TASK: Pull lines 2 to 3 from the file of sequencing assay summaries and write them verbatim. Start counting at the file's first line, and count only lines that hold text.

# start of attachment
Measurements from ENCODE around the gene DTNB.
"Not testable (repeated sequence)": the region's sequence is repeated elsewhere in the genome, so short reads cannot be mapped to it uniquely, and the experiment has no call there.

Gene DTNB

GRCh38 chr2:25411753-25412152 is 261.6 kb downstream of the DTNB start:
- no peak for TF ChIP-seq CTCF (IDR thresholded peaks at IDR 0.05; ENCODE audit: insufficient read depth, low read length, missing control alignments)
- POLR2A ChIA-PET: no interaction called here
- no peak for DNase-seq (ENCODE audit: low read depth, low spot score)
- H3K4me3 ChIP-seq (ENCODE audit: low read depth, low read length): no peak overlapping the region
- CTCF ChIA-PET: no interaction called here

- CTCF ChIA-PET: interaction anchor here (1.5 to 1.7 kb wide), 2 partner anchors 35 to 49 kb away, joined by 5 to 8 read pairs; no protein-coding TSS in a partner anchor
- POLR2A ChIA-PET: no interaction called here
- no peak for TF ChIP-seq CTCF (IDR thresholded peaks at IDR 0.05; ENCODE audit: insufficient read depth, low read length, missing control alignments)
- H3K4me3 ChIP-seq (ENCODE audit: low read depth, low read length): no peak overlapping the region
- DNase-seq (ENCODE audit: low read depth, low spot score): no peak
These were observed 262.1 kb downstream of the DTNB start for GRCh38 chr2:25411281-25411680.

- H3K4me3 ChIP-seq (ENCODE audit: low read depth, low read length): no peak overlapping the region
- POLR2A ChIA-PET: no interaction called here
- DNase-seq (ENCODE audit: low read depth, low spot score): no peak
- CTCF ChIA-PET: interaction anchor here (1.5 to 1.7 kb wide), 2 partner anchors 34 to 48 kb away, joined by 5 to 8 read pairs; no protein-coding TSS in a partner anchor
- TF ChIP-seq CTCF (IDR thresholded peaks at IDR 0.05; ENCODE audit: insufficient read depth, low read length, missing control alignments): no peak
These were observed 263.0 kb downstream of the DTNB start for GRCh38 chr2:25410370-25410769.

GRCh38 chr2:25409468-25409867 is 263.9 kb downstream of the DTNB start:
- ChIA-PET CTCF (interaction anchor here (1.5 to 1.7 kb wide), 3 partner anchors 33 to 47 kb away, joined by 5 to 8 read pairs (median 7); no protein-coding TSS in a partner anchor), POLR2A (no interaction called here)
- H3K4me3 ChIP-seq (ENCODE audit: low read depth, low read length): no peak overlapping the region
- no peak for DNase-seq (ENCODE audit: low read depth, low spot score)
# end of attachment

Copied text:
"Not testable (repeated sequence)": the region's sequence is repeated elsewhere in the genome, so short reads cannot be mapped to it uniquely, and the experiment has no call there.

Gene DTNB